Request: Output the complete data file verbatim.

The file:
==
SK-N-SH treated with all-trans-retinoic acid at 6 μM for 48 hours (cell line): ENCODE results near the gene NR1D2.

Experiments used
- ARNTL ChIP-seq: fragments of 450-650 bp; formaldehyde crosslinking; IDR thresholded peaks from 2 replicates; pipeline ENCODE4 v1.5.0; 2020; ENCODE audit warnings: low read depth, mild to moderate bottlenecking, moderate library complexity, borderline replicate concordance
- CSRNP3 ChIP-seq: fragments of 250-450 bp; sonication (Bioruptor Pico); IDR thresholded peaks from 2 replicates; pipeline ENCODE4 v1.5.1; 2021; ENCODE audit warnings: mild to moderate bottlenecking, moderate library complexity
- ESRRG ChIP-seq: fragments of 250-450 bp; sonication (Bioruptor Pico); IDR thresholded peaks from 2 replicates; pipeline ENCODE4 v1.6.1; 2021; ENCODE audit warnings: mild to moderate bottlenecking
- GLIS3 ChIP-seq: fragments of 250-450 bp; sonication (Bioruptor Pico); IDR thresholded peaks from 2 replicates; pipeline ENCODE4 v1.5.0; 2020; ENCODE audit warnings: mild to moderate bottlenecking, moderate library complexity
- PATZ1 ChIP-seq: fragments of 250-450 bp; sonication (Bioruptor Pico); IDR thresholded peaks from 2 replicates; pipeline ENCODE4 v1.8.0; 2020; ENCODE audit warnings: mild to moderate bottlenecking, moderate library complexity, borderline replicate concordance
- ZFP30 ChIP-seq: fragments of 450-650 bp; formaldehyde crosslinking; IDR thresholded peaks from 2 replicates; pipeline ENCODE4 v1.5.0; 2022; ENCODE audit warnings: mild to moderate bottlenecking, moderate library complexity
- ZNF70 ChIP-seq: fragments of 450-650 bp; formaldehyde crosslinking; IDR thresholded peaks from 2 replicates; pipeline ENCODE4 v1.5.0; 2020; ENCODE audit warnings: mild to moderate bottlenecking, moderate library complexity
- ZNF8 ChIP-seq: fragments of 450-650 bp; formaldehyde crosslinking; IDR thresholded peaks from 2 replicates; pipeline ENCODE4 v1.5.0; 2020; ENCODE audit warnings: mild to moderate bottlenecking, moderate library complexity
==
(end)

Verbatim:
SK-N-SH treated with all-trans-retinoic acid at 6 μM for 48 hours (cell line): ENCODE results near the gene NR1D2.

Experiments used
- ARNTL ChIP-seq: fragments of 450-650 bp; formaldehyde crosslinking; IDR thresholded peaks from 2 replicates; pipeline ENCODE4 v1.5.0; 2020; ENCODE audit warnings: low read depth, mild to moderate bottlenecking, moderate library complexity, borderline replicate concordance
- CSRNP3 ChIP-seq: fragments of 250-450 bp; sonication (Bioruptor Pico); IDR thresholded peaks from 2 replicates; pipeline ENCODE4 v1.5.1; 2021; ENCODE audit warnings: mild to moderate bottlenecking, moderate library complexity
- ESRRG ChIP-seq: fragments of 250-450 bp; sonication (Bioruptor Pico); IDR thresholded peaks from 2 replicates; pipeline ENCODE4 v1.6.1; 2021; ENCODE audit warnings: mild to moderate bottlenecking
- GLIS3 ChIP-seq: fragments of 250-450 bp; sonication (Bioruptor Pico); IDR thresholded peaks from 2 replicates; pipeline ENCODE4 v1.5.0; 2020; ENCODE audit warnings: mild to moderate bottlenecking, moderate library complexity
- PATZ1 ChIP-seq: fragments of 250-450 bp; sonication (Bioruptor Pico); IDR thresholded peaks from 2 replicates; pipeline ENCODE4 v1.8.0; 2020; ENCODE audit warnings: mild to moderate bottlenecking, moderate library complexity, borderline replicate concordance
- ZFP30 ChIP-seq: fragments of 450-650 bp; formaldehyde crosslinking; IDR thresholded peaks from 2 replicates; pipeline ENCODE4 v1.5.0; 2022; ENCODE audit warnings: mild to moderate bottlenecking, moderate library complexity
- ZNF70 ChIP-seq: fragments of 450-650 bp; formaldehyde crosslinking; IDR thresholded peaks from 2 replicates; pipeline ENCODE4 v1.5.0; 2020; ENCODE audit warnings: mild to moderate bottlenecking, moderate library complexity
- ZNF8 ChIP-seq: fragments of 450-650 bp; formaldehyde crosslinking; IDR thresholded peaks from 2 replicates; pipeline ENCODE4 v1.5.0; 2020; ENCODE audit warnings: mild to moderate bottlenecking, moderate library complexity